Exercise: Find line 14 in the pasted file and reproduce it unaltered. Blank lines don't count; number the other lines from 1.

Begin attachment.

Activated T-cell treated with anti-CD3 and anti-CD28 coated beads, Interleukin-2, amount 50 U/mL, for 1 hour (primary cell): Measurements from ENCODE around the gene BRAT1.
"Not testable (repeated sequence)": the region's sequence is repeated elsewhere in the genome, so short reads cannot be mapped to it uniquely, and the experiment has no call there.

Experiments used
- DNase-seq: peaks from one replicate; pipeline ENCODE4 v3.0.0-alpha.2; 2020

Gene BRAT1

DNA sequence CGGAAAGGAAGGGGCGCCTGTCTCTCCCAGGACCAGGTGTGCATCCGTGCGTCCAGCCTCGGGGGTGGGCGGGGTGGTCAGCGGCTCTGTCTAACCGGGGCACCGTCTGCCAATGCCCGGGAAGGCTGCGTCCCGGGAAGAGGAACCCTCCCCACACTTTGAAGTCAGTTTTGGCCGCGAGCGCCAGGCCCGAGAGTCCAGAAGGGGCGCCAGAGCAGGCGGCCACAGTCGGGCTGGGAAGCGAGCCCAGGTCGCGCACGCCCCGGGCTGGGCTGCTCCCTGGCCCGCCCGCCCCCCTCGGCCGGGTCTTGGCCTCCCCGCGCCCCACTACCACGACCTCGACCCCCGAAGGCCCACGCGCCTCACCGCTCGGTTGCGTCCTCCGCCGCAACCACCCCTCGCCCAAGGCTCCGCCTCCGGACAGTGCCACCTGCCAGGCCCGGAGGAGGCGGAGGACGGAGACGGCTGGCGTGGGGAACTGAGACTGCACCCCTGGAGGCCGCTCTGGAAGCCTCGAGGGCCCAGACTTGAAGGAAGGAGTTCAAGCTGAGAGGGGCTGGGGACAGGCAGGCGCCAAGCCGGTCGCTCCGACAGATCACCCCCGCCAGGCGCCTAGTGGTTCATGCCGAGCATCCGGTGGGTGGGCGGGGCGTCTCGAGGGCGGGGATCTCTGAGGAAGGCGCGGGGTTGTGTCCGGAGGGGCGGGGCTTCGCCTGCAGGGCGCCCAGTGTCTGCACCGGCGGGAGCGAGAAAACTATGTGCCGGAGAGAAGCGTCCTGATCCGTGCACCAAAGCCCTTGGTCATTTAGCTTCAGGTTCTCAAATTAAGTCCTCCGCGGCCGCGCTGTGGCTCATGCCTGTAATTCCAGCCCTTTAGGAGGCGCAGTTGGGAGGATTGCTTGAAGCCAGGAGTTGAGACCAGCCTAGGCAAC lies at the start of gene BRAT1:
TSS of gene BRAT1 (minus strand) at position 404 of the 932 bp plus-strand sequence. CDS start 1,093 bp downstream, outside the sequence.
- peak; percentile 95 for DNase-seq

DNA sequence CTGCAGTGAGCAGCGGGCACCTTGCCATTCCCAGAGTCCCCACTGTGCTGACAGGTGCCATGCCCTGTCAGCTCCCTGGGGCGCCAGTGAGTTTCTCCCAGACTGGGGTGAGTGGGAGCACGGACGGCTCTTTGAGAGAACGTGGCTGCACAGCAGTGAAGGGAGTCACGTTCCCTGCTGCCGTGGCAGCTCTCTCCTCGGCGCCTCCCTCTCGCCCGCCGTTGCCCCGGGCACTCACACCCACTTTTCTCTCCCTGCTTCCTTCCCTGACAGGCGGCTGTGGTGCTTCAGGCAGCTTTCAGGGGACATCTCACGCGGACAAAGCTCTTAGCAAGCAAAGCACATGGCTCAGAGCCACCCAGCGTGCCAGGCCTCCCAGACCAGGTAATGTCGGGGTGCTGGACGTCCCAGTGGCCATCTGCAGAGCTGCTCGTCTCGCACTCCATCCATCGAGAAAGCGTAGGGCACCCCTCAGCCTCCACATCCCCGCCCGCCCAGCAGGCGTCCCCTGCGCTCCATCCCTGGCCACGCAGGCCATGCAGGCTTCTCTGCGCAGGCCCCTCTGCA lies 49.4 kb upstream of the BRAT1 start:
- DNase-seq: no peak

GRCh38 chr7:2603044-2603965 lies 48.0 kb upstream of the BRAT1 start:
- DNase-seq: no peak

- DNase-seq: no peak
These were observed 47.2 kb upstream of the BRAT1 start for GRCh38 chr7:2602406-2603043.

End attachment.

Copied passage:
These were observed 47.2 kb upstream of the BRAT1 start for GRCh38 chr7:2602406-2603043.